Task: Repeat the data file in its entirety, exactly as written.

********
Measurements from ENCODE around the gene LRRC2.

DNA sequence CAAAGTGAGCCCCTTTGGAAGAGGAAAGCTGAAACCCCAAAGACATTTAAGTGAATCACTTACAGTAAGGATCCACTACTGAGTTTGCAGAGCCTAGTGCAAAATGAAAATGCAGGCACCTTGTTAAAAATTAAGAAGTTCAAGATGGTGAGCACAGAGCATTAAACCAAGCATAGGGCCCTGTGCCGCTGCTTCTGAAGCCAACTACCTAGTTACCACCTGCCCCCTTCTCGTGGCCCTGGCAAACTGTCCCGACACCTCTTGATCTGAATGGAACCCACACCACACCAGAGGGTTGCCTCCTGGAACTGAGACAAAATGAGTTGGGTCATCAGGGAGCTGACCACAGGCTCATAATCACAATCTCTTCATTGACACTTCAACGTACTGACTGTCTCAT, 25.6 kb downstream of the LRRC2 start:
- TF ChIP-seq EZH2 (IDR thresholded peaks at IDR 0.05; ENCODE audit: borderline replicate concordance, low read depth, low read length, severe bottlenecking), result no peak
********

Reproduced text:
Measurements from ENCODE around the gene LRRC2.

DNA sequence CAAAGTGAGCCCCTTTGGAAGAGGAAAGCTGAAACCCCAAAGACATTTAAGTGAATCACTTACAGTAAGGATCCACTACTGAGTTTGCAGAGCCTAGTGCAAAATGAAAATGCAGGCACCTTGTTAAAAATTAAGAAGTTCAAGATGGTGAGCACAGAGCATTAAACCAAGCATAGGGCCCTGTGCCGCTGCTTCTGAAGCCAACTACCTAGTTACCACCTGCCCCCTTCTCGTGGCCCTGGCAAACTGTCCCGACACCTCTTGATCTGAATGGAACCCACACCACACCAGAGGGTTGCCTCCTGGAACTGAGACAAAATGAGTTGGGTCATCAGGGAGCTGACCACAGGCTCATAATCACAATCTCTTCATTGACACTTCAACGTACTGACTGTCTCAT, 25.6 kb downstream of the LRRC2 start:
- TF ChIP-seq EZH2 (IDR thresholded peaks at IDR 0.05; ENCODE audit: borderline replicate concordance, low read depth, low read length, severe bottlenecking), result no peak